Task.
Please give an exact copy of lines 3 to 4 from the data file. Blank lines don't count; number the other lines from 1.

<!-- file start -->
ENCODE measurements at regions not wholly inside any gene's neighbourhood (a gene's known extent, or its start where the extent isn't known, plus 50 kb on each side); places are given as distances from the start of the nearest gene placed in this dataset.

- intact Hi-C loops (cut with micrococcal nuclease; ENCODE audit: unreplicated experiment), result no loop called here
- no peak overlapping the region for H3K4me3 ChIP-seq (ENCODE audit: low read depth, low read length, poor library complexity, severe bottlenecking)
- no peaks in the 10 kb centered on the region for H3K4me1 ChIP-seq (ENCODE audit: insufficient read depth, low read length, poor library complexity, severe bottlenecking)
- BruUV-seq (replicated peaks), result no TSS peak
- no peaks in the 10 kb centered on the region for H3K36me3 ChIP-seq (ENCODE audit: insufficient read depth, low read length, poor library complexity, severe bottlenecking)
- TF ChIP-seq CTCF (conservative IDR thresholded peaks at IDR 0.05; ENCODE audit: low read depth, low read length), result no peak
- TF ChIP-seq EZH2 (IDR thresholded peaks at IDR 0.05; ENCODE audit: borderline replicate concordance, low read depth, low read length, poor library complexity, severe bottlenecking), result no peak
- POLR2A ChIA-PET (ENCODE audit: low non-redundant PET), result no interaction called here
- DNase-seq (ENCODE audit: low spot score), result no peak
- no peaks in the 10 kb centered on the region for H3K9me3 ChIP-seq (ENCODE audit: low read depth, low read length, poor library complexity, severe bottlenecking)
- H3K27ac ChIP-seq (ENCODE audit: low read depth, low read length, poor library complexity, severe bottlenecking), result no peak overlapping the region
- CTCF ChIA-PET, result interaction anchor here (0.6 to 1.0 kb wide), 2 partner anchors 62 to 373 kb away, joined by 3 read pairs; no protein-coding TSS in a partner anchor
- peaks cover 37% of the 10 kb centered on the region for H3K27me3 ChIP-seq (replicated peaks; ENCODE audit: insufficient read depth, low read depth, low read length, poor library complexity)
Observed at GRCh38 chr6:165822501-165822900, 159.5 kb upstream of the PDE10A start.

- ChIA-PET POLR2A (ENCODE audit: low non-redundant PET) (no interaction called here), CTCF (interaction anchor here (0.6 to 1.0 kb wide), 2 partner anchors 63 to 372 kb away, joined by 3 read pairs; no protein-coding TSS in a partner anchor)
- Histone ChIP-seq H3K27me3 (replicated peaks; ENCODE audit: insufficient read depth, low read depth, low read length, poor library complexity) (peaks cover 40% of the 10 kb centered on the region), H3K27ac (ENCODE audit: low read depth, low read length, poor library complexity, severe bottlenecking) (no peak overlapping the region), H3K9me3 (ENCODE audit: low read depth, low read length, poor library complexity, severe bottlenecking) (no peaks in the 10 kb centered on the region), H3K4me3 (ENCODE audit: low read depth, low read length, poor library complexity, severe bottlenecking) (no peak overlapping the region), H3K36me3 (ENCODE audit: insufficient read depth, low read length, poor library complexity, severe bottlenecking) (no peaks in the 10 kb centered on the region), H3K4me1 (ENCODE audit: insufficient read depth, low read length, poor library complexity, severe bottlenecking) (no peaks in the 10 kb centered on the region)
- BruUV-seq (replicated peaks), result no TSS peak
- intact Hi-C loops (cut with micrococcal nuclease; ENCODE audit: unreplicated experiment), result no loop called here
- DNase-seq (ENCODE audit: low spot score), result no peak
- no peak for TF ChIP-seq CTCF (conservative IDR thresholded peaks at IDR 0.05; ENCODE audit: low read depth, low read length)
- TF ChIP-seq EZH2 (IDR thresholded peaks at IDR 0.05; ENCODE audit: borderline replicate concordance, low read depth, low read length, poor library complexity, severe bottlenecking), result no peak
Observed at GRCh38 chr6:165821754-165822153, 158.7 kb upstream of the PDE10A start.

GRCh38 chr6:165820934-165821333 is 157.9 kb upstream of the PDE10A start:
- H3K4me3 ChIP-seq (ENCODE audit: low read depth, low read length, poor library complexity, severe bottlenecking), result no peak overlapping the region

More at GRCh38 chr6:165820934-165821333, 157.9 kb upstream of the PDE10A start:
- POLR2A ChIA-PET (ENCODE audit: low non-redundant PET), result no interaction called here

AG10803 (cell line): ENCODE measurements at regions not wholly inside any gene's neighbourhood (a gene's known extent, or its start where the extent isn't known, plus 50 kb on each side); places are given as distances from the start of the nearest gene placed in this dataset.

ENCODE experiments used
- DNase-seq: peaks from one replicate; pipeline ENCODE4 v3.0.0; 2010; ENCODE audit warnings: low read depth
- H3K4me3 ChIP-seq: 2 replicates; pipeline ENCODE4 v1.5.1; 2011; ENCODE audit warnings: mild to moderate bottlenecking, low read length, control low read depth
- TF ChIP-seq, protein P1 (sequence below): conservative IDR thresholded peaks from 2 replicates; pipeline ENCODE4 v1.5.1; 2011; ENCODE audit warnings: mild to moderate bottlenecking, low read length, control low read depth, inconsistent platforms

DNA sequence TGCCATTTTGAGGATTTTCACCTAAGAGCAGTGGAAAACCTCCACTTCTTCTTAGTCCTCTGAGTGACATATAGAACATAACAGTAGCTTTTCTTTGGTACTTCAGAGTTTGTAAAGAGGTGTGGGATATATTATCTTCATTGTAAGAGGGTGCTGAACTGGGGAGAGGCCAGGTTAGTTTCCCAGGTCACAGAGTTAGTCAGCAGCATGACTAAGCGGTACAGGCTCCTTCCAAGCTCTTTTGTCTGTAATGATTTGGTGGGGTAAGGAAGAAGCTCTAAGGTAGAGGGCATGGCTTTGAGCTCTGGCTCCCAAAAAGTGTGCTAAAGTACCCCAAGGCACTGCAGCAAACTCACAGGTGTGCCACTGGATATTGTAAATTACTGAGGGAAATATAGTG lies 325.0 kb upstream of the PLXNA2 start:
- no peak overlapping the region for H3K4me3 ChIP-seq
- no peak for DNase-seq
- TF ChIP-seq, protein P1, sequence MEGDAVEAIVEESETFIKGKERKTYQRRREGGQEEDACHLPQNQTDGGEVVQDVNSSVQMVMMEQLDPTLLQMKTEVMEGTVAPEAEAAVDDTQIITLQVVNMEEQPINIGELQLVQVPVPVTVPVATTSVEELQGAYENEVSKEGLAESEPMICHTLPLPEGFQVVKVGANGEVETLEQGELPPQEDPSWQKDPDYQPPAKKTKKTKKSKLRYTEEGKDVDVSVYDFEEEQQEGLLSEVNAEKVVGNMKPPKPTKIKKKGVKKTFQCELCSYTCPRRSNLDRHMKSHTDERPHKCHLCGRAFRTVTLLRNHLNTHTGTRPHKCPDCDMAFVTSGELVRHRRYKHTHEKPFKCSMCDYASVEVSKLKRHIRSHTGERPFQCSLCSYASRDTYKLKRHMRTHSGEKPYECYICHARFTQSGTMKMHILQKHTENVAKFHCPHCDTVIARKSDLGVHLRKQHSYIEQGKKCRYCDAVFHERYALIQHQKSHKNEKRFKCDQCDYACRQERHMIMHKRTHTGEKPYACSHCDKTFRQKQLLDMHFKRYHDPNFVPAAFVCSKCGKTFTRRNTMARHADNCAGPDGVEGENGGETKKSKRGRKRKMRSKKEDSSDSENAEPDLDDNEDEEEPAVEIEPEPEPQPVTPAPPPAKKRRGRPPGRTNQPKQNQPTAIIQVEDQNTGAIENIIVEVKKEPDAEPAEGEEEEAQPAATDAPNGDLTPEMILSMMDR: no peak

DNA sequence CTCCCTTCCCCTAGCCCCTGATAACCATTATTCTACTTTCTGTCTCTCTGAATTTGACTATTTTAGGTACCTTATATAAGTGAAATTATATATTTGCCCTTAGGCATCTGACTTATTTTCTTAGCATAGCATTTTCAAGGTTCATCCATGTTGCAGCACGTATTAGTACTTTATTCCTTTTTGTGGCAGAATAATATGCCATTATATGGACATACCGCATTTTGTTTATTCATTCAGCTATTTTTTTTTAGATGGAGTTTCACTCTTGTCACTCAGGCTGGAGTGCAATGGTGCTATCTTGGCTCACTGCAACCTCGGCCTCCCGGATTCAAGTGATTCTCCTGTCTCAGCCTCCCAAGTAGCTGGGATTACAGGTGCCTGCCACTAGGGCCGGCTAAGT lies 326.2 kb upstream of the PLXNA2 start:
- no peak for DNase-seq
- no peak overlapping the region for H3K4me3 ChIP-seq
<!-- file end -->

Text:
- no peak overlapping the region for H3K4me3 ChIP-seq (ENCODE audit: low read depth, low read length, poor library complexity, severe bottlenecking)
- no peaks in the 10 kb centered on the region for H3K4me1 ChIP-seq (ENCODE audit: insufficient read depth, low read length, poor library complexity, severe bottlenecking)